Well travelled map – inputs


I have finally finished amassing data for my well-travelled map, a map that’s going to illustrate how little of the world I’ve actually seen. The four (so far) input layers are shown below. All were automatically produced, apart from the legacy routes.


Inputs to my ‘well-travelled’ map and calculation


SSH login attempts

UGB has a server. Whenever somebody fails to login he records their IP address. jamesgeo.com uses the IP location service from freegeoip.net to turn these IP addresses into locations.

Two maps showing failed logon attempts over a 37 day period. Note that the IP lookup’s locations may not be entirely accurate (note the cluster at 0, 0).


All SSH login attempt locations, 17th Oct to 22nd Nov 2016.


Locations with 100 or more failed login attempts, 17th Oct to 22nd Nov.

Element towns pt 2


Last post we saw a map of all the towns in North America that are named after periodic elements. This post has some more detail.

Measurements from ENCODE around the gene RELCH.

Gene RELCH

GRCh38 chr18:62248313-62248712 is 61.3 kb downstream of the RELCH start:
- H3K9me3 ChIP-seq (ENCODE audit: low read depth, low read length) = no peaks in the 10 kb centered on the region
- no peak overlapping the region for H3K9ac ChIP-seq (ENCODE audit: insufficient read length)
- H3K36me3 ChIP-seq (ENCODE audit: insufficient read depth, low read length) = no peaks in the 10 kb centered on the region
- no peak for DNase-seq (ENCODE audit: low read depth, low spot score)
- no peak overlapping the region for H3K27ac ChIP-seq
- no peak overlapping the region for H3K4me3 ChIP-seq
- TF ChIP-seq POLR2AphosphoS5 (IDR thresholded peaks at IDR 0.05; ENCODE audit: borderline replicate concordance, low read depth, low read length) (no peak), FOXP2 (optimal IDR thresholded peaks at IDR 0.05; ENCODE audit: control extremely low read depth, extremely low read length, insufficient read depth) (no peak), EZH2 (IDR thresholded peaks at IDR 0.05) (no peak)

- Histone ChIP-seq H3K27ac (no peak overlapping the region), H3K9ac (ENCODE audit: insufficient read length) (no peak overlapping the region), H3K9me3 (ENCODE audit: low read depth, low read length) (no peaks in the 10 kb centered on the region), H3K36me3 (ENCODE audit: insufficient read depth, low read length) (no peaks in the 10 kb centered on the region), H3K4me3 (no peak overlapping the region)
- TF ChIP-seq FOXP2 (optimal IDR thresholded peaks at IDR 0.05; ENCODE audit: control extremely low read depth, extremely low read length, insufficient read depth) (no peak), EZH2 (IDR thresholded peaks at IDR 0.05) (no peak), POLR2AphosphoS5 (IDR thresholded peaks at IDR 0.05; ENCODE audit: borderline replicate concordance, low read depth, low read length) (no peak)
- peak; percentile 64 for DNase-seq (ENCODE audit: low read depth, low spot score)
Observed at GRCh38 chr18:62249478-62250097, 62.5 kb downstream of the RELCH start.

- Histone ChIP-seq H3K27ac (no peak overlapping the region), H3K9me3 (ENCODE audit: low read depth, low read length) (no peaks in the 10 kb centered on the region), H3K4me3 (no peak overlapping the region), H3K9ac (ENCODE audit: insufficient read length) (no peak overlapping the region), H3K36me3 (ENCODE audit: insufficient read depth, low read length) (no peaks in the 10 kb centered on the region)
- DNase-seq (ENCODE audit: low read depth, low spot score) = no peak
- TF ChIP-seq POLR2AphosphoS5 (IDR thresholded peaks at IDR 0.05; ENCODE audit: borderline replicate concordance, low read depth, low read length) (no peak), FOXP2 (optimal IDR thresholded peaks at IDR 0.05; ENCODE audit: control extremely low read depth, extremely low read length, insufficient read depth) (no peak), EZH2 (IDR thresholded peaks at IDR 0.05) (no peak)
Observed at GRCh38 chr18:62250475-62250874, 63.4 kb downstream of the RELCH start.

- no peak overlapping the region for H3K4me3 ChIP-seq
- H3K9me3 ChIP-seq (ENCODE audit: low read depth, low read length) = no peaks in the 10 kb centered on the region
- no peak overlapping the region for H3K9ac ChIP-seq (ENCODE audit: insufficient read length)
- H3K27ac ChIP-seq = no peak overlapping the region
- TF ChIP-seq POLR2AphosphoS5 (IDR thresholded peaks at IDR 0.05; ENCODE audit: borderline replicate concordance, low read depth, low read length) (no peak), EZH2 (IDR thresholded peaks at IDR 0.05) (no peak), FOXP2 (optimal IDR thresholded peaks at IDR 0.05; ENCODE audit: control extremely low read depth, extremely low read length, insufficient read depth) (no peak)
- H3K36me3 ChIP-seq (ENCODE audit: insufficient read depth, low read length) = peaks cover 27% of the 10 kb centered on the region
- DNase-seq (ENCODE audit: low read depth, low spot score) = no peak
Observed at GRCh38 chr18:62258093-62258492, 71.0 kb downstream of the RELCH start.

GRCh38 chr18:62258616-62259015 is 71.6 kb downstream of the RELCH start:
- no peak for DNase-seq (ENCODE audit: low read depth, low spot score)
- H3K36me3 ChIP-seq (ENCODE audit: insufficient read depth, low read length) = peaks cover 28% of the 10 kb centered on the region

All of the elemental towns in Colorado

Whilst I’m confident that the sainted Leadville was named after lead (a bi-product of the silver mining industry), I’m less confident about Leader, Carbonera and Tinaia, NM. I’ll ask a linguist.


The Western States, ignoring gold, silver and copper

Speed check


Using successive Google timeline points, provided they are less than 10 minutes apart, I created a map of my speeds. Red tracks are slow, green are fast. Blue are really fast.

A police officer’s guide to my speeds:

  • All of my speeds are below the speed limit for the vehicle I was using.
  • My skiing speeds are extremely fast, until I skied with Eddie, and then they were slow.
  • The blue section on I-25 North of Denver is when I attached wings to my car, a la chitty chitty bang bang

Making tracks

Last post we saw how our benign overlords friends at Google have been tracking my phone. Joining the dots creates tracks showing where I’ve been (shown here with and without a context map).  I have only created tracks when points are less than 30 minutes apart, which means that they adhere quite well to the road network. It also explains why some of last week’s black dots have disappeared.

A stalker’s guide to my life:

  1. The two cluster in the South-West are Breckenridge and Keystone ski resorts.
  2. Denver is the city on the Eastern edge of the map is Denver. The I-70 interstate (motorway) connects Denver to the mountains.
  3. I quite like Boulder (NW of Denver)